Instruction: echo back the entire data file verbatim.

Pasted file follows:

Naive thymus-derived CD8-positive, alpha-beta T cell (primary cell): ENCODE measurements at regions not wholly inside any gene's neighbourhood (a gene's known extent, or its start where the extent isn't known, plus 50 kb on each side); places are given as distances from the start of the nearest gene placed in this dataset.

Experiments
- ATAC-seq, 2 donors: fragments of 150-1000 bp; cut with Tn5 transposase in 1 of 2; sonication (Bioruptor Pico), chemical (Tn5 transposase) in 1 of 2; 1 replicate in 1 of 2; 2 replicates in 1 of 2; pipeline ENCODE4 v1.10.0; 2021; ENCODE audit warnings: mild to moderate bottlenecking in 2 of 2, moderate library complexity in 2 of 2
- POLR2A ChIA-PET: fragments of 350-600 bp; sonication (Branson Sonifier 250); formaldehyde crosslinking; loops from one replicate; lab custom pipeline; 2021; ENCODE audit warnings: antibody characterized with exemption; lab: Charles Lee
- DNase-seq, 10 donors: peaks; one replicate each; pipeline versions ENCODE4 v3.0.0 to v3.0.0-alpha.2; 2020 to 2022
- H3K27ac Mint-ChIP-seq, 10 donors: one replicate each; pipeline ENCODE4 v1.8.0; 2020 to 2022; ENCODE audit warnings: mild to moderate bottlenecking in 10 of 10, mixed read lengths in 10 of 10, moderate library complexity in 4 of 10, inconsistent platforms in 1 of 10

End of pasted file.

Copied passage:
Naive thymus-derived CD8-positive, alpha-beta T cell (primary cell): ENCODE measurements at regions not wholly inside any gene's neighbourhood (a gene's known extent, or its start where the extent isn't known, plus 50 kb on each side); places are given as distances from the start of the nearest gene placed in this dataset.

Experiments
- ATAC-seq, 2 donors: fragments of 150-1000 bp; cut with Tn5 transposase in 1 of 2; sonication (Bioruptor Pico), chemical (Tn5 transposase) in 1 of 2; 1 replicate in 1 of 2; 2 replicates in 1 of 2; pipeline ENCODE4 v1.10.0; 2021; ENCODE audit warnings: mild to moderate bottlenecking in 2 of 2, moderate library complexity in 2 of 2
- POLR2A ChIA-PET: fragments of 350-600 bp; sonication (Branson Sonifier 250); formaldehyde crosslinking; loops from one replicate; lab custom pipeline; 2021; ENCODE audit warnings: antibody characterized with exemption; lab: Charles Lee
- DNase-seq, 10 donors: peaks; one replicate each; pipeline versions ENCODE4 v3.0.0 to v3.0.0-alpha.2; 2020 to 2022
- H3K27ac Mint-ChIP-seq, 10 donors: one replicate each; pipeline ENCODE4 v1.8.0; 2020 to 2022; ENCODE audit warnings: mild to moderate bottlenecking in 10 of 10, mixed read lengths in 10 of 10, moderate library complexity in 4 of 10, inconsistent platforms in 1 of 10